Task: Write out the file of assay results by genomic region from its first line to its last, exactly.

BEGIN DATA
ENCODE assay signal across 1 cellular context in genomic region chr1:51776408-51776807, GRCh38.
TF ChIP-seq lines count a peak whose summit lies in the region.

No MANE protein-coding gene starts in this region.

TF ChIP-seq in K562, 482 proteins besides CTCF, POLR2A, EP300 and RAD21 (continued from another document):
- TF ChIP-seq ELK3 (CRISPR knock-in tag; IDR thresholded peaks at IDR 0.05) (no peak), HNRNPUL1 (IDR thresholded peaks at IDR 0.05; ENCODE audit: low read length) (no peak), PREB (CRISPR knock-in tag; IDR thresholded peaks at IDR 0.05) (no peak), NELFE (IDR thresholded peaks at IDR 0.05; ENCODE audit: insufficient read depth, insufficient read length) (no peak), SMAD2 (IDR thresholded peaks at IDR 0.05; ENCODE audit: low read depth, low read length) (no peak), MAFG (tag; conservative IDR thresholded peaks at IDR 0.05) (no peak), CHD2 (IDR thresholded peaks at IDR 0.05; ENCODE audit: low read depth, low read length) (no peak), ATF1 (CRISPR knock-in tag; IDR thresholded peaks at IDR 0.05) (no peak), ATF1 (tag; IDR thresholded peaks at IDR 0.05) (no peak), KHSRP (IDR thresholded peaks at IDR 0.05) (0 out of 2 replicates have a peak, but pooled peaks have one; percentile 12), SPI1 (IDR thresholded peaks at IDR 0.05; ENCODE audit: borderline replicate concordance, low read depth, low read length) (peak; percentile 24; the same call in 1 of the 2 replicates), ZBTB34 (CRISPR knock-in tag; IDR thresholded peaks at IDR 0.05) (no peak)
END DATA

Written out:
ENCODE assay signal across 1 cellular context in genomic region chr1:51776408-51776807, GRCh38.
TF ChIP-seq lines count a peak whose summit lies in the region.

No MANE protein-coding gene starts in this region.

TF ChIP-seq in K562, 482 proteins besides CTCF, POLR2A, EP300 and RAD21 (continued from another document):
- TF ChIP-seq ELK3 (CRISPR knock-in tag; IDR thresholded peaks at IDR 0.05) (no peak), HNRNPUL1 (IDR thresholded peaks at IDR 0.05; ENCODE audit: low read length) (no peak), PREB (CRISPR knock-in tag; IDR thresholded peaks at IDR 0.05) (no peak), NELFE (IDR thresholded peaks at IDR 0.05; ENCODE audit: insufficient read depth, insufficient read length) (no peak), SMAD2 (IDR thresholded peaks at IDR 0.05; ENCODE audit: low read depth, low read length) (no peak), MAFG (tag; conservative IDR thresholded peaks at IDR 0.05) (no peak), CHD2 (IDR thresholded peaks at IDR 0.05; ENCODE audit: low read depth, low read length) (no peak), ATF1 (CRISPR knock-in tag; IDR thresholded peaks at IDR 0.05) (no peak), ATF1 (tag; IDR thresholded peaks at IDR 0.05) (no peak), KHSRP (IDR thresholded peaks at IDR 0.05) (0 out of 2 replicates have a peak, but pooled peaks have one; percentile 12), SPI1 (IDR thresholded peaks at IDR 0.05; ENCODE audit: borderline replicate concordance, low read depth, low read length) (peak; percentile 24; the same call in 1 of the 2 replicates), ZBTB34 (CRISPR knock-in tag; IDR thresholded peaks at IDR 0.05) (no peak)